The hidden impact of engine idling

Vehicles in the waste sector operate under some of the toughest conditions, with fleets regularly idling for significant periods of time. Additionally, fleets are exposed to a wide variety of harsh operating conditions that are known to increase fuel consumption, risk heightened engine wear and consequently lead to unplanned maintenance and downtime.

To protect against wear, boost reliability, and improve fuel economy, waste fleets must be aware of and address the hidden impact that regular and prolonged idling can have.

The impact of idling

Waste fleet vehicles spend a lot of time at idle. Every time the vehicle stops for a pickup it is idling. Komatsu estimates that an average vehicle will spend 40 percent of its time idling when in use. And, given the environment that waste fleets operate in and their stop/start nature, the impact is higher for this industry.

Just a single hour of idle time can cost the equivalent of approximately 40 kilometres of driving, in terms of fuel and wear.

The detrimental impact on engine wear increases the likelihood that oil temperatures will drop below 100oC due to reduced engine loading. A drop in temperature can alter the combustion process and is often overlooked as an issue to address.

When the process is altered, water
can accumulate, leading to an increased risk of acid formation and fuel dilution as well as reduced oil viscosity. These factors can accelerate the rate of engine wear and shorten oil drain intervals.

Furthermore, when increased fuel dilution occurs, the volatility of the oil rises, which can lead to a heightened amount of soot finding its way to the Diesel Particulate Filter (DPF). Significant fuel economy is then lost due to the increased regeneration cycles needed to clean the DPF.

Not only does idling affect engine wear but it can also increase upfront costs. It is estimated that as much as four litres of fuel is used each hour a vehicle is left idling. Reducing engine idling presents benefits for environmental and financial gains, whether increasing fuel efficiencies or reducing emissions.

Choosing the right oil

Using a quality lubricant can improve an engine’s pumping and rotational efficiencies while minimizing metal-to-metal contact between components. Quality engine oils also protect the vital internal hardware of the vehicle, while enhancing engine performance and fuel economy. The choice of lubricant can have a considerable impact on the engine.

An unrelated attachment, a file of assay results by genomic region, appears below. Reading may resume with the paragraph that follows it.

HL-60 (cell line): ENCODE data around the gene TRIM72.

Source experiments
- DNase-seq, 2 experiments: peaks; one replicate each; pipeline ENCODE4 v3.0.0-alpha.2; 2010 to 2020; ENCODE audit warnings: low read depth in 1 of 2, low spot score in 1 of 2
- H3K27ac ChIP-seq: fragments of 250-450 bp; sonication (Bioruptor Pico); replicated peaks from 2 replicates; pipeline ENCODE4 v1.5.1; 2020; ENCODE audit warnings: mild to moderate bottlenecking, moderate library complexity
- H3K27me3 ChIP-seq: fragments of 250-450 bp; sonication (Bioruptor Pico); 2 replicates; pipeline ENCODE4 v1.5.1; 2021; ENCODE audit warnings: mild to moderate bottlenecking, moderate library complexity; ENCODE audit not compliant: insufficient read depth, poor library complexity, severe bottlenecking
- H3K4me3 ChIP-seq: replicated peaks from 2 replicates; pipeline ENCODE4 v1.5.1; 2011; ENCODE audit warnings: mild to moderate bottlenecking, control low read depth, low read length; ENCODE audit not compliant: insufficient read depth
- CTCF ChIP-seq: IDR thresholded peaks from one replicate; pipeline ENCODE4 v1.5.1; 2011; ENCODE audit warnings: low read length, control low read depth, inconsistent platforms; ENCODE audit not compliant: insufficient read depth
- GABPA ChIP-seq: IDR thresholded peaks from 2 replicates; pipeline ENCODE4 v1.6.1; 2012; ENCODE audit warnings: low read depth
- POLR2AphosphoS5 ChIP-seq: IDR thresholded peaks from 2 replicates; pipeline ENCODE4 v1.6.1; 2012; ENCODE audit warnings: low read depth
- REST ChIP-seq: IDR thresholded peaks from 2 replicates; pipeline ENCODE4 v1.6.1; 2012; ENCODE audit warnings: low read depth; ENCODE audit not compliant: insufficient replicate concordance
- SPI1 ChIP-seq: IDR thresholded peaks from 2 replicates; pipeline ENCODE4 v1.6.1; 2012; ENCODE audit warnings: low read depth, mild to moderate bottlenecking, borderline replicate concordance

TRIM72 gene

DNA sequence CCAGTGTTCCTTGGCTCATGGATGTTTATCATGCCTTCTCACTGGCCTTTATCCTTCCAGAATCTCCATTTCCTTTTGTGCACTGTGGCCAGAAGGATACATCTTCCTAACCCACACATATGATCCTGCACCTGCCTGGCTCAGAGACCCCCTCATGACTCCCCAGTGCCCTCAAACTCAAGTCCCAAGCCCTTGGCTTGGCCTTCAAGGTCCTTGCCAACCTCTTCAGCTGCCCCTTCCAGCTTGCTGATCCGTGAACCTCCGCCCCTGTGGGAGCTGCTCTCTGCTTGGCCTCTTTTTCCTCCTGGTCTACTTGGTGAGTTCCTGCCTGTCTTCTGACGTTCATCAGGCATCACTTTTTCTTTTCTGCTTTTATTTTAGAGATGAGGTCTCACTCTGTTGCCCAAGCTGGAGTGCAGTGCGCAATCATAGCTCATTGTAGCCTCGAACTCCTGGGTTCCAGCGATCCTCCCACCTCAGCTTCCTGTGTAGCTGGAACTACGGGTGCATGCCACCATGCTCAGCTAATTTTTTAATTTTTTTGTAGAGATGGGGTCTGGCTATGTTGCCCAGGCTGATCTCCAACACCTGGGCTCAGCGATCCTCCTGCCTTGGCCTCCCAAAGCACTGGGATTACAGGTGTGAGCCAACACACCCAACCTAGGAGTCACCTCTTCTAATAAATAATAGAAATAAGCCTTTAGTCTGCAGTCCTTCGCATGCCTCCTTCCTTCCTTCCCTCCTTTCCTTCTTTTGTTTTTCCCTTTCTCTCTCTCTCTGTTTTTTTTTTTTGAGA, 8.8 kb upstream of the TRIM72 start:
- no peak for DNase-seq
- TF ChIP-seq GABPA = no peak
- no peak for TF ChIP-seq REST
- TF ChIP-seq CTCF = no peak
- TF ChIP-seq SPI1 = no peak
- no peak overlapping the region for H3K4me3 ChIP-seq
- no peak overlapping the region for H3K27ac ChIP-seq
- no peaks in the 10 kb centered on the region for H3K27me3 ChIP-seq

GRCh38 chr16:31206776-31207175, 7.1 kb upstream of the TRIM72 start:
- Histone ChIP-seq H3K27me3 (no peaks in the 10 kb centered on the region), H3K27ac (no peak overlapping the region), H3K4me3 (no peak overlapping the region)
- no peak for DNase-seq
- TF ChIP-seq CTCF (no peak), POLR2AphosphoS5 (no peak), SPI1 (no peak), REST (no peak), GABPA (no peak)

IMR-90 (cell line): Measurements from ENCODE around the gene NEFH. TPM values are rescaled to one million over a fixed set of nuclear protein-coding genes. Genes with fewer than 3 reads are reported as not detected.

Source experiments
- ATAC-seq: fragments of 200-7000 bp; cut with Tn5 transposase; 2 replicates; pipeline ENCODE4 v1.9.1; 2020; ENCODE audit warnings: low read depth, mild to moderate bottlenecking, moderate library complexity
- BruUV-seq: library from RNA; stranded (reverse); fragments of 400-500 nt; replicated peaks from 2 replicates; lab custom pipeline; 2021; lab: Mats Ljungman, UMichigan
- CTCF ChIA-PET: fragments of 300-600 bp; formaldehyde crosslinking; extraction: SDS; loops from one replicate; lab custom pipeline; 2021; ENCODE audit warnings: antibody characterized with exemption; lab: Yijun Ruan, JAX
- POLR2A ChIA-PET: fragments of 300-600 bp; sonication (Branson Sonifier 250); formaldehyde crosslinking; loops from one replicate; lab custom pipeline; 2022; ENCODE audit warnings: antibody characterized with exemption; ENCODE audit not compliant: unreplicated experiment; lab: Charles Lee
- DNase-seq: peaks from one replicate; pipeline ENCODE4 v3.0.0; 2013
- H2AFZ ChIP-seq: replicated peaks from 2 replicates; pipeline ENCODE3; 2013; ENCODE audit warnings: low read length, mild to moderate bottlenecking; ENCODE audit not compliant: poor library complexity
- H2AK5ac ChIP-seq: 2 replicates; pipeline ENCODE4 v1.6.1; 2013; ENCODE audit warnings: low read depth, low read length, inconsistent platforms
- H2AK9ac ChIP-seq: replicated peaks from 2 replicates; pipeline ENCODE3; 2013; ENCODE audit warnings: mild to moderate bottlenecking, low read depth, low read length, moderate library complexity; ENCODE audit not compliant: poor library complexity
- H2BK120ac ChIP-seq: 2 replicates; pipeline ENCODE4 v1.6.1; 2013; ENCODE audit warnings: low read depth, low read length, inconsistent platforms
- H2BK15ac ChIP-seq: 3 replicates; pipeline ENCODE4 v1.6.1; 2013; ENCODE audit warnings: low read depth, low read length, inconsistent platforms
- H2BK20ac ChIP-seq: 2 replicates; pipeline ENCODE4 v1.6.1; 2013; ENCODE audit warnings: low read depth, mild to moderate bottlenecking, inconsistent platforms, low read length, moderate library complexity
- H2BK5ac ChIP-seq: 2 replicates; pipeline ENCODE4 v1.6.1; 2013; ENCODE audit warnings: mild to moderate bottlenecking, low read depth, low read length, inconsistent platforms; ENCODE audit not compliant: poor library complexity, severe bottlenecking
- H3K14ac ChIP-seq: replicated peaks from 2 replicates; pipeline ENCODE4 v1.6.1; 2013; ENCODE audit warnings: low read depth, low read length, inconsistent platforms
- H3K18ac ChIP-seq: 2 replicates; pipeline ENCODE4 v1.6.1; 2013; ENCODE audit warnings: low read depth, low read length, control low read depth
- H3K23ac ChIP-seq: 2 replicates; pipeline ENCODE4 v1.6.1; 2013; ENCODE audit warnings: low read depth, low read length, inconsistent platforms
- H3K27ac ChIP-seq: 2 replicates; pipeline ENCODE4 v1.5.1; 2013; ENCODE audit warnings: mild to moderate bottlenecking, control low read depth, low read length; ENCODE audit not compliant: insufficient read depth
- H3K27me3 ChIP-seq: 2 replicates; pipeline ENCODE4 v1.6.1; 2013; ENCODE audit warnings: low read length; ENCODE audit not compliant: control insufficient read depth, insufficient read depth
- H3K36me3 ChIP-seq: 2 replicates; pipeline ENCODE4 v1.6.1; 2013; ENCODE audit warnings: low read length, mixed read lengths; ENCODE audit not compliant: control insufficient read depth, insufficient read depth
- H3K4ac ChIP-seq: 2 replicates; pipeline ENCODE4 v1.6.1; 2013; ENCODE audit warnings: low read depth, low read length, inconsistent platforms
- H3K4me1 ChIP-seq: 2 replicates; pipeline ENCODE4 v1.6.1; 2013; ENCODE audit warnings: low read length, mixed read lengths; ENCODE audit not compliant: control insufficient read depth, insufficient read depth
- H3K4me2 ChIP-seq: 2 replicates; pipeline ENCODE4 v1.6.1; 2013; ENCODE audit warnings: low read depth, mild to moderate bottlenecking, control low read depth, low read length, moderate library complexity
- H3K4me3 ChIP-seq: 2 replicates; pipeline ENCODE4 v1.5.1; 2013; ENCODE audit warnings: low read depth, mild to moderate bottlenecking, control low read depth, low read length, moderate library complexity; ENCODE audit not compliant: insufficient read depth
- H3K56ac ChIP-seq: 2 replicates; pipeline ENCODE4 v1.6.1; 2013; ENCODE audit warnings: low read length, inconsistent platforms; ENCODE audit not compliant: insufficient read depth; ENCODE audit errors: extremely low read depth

For those in heavy-duty industries such as waste fleets, API CK-4 oils are now widely adopted. These oils protect against oxidation and aeration and offer increased shear stability. Heavy-duty vehicles can benefit enormously from improved aeration control as they can take on more air than others in their engine oil, especially at the bearings, which require an oil film to ensure protection.

To help reduce the work rate of the engine, a lower viscosity oil is recommended. This is particularly beneficial for fleets operating during the colder winter months as the lower viscosity oil enables easier cold starts and provides added protection against frequent stop and starts.

In these colder conditions, a high viscosity could mean that the oil resists easy movement and delays lubrication, ultimately hindering the protection of the engine and increasing wear on parts. Industry standard tests such as ‘Cold Crank Viscosity’ (CCS) and ‘Low Temperature Pumpability’ (MRV) should be used to ensure that the chosen oil will lubricate critical components even in the coldest of operating conditions.

Monitoring impact

To monitor the impact that engine idling has on waste fleet vehicles, operators should incorporate used oil analysis into their maintenance routine. Used oil analysis can highlight maintenance issues caused by extensive idling before they become too serious or expensive to repair. Waste fleet operators can then adjust maintenance schedules in line with the findings of the report to prevent costly unplanned downtime.

Oil analysis and robust maintenance programs are key components of tackling the impact of idling in harsh conditions. Waste fleet operators should take time when selecting their engine oil as a superior lubricant can offer vital protection for engine components, shielding them from the hidden impacts of engine idling.

The nature of their role means that waste fleets are likely to always be subject to longer idling times and tough operating conditions. However, there are proactive measures that can be taken to reduce the effects of that idling on fuel efficiencies and engine wear, and address risks to reliability. Regular oil analysis, a proactive maintenance program and, above all, a quality lubricant can have a dramatically positive effect, especially on the company’s bottom line.


Darryl Purificati is OEM technical liaison, Petro-Canada Lubricants.